At the time, the lorry driver told the Associated Press that Mr Brown had been watching a Harry Potter film when the collision occurred.

    However, the NTSB said today that there was no evidence that Mr Brown was watching a film while he was driving.

    The safety board added that the lorry driver refused to be interviewed for its investigation.
    Primary factors

    The NTSB found that both Mr Brown and the lorry driver had sufficient sight distance to afford time for either party to have acted to prevent the collision.

    The investigation found that Mr Brown's inattention and the lorry driver's unwillingness to give way were both primary factors of the crash.

    The investigators could not find a reason why Mr Brown was inattentive.

    However, they confirmed that neither driver was fatigued or impaired by alcohol and drugs, and neither driver was distracted by a mobile device.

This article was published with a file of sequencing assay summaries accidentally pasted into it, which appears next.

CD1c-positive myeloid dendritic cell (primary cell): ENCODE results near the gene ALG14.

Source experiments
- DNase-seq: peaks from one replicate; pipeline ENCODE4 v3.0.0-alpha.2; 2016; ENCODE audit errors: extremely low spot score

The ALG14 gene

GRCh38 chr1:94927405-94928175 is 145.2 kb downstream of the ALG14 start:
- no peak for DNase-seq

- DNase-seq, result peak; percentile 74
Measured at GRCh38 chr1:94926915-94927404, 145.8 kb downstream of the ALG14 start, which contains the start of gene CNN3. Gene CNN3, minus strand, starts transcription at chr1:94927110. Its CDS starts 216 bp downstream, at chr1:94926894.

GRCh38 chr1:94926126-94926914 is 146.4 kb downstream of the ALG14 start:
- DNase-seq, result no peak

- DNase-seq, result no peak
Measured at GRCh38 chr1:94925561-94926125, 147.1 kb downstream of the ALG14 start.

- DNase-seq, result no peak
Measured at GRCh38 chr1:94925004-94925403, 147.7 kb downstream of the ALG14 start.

Following the meeting, the NTSB's report includes seven safety recommendations requiring car manufacturers to add safeguards to prevent automated vehicle control systems from being used outside the conditions for which they were designed.

    Tesla has yet to respond to the NTSB's findings.
    My bold. He should have read the manual and not watched Harry Potter.


  19. #239

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    He should, but I doubt Tesla impress on their customers that their self-driving cars should actually be treated as regular cars with a smarter emergency brake system.

  20. #240
    Liare's Avatar
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    Viking, n.:
    1. Daring Scandinavian seafarers, explorers, adventurers, entrepreneurs world-famous for their aggressive, nautical import business, highly leveraged takeovers and blue eyes.
    2. Bloodthirsty sea pirates who ravaged northern Europe beginning in the 9th century.

    Hagar's note: The first definition is much preferred; the second is used only by malcontents, the envious, and disgruntled owners of waterfront property.